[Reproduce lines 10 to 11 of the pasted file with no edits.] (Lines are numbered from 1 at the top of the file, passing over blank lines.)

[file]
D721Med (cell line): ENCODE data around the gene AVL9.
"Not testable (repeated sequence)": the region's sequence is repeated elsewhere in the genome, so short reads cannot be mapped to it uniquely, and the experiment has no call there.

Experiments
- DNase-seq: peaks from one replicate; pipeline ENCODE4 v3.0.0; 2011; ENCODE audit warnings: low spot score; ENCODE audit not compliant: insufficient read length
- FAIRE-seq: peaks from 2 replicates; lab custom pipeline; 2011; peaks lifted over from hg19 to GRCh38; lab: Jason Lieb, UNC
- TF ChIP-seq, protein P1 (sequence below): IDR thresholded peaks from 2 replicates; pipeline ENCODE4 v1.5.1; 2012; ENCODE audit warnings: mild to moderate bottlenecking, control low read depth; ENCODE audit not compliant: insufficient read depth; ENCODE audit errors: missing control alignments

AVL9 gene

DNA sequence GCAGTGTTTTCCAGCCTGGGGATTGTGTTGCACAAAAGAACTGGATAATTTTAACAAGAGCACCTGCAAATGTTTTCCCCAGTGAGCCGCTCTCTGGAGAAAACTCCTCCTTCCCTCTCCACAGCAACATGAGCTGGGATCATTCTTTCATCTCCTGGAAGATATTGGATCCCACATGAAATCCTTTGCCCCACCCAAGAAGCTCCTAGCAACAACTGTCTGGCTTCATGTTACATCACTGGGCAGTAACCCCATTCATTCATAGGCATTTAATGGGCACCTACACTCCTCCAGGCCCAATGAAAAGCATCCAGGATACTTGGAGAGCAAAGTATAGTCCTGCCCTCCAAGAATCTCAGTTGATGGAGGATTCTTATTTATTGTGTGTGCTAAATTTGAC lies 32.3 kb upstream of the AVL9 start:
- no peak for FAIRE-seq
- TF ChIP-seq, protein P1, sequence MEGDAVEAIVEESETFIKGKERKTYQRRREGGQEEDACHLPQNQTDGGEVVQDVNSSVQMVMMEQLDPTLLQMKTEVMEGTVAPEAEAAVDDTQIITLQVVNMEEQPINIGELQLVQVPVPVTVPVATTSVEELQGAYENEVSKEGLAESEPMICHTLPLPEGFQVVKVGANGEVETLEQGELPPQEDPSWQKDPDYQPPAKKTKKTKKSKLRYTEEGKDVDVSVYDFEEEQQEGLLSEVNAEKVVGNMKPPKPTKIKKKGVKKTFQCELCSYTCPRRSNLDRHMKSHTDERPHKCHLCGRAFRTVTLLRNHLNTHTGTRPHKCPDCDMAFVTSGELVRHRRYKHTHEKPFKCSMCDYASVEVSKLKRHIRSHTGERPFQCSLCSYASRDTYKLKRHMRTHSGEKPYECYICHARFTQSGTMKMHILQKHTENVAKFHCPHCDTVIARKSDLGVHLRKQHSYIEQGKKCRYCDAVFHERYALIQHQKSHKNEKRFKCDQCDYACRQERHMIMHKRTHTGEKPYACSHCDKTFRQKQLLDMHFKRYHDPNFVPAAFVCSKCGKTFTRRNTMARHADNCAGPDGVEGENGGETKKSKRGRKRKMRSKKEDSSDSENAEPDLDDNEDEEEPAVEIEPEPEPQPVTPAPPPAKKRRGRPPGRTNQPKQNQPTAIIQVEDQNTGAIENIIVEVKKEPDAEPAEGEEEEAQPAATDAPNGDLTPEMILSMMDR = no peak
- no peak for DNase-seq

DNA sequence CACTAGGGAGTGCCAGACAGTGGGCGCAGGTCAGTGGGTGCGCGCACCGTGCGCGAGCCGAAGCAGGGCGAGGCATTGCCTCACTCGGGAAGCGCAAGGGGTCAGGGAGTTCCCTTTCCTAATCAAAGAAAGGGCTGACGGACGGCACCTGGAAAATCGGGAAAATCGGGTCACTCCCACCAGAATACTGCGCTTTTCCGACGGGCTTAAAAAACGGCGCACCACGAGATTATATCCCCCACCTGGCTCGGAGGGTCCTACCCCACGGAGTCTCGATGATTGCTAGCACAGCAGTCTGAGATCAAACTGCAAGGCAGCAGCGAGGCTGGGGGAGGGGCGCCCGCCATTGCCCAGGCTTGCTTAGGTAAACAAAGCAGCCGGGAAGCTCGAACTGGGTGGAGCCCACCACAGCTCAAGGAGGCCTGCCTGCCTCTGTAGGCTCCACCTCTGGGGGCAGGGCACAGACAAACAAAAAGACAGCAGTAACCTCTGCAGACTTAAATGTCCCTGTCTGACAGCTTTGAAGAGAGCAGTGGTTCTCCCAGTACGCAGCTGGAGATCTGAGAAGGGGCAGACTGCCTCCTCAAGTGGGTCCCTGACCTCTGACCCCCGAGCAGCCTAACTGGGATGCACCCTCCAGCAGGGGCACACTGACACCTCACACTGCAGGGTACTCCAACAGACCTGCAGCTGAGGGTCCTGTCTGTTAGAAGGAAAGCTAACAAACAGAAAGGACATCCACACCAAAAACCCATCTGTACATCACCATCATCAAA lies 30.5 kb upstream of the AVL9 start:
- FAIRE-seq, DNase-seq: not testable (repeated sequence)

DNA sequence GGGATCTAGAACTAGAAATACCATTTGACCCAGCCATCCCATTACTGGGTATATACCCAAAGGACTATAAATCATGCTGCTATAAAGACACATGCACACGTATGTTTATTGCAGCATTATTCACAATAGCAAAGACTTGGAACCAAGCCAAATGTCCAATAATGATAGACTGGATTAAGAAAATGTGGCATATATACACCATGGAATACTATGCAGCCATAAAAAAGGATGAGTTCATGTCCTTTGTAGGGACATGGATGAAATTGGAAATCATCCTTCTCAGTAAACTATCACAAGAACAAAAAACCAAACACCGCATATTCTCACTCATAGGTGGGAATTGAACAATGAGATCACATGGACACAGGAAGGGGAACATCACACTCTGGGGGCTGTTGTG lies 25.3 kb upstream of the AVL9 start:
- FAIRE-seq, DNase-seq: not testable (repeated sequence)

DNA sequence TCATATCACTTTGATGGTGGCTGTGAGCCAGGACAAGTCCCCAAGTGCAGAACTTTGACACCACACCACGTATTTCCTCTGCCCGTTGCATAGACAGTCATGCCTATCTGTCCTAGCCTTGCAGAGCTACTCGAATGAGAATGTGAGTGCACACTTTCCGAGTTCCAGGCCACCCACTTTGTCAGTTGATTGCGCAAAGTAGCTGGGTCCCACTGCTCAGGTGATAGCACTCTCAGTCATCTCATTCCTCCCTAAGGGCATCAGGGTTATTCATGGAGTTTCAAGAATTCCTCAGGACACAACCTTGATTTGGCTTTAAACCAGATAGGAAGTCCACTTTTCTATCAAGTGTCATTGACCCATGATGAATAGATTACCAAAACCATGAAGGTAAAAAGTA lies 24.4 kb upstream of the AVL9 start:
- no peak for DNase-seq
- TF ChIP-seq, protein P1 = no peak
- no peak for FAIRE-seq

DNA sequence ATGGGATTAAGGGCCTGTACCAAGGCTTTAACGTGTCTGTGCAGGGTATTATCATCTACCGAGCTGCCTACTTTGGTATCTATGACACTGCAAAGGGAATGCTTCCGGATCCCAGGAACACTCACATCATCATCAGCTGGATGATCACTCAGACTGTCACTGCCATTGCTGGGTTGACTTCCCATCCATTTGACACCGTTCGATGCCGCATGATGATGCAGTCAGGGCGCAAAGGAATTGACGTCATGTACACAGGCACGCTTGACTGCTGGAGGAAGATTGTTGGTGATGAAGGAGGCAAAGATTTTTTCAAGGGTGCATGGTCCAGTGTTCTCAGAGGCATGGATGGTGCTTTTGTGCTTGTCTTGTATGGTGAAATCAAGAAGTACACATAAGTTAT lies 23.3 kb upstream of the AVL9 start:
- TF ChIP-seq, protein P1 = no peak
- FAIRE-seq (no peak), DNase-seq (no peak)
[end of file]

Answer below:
- TF ChIP-seq, protein P1, sequence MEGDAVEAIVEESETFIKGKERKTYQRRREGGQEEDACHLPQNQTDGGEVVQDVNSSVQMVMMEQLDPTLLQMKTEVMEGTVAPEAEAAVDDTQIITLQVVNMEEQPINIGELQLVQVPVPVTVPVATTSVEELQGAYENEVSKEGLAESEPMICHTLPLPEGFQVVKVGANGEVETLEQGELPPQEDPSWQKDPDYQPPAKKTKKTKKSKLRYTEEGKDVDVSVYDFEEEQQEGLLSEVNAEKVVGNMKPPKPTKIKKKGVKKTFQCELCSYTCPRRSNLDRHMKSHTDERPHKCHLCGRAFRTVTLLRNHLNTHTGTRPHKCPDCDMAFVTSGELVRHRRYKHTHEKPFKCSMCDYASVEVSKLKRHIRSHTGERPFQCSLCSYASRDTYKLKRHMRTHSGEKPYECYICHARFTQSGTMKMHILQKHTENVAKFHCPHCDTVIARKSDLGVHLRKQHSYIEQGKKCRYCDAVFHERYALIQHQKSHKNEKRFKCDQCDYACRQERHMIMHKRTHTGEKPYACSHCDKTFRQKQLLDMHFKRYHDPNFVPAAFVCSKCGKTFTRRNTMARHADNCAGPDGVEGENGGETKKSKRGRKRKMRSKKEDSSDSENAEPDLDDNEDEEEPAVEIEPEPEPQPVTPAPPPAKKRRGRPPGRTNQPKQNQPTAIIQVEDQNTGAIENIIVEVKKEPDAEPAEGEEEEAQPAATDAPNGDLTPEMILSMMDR = no peak
- no peak for DNase-seq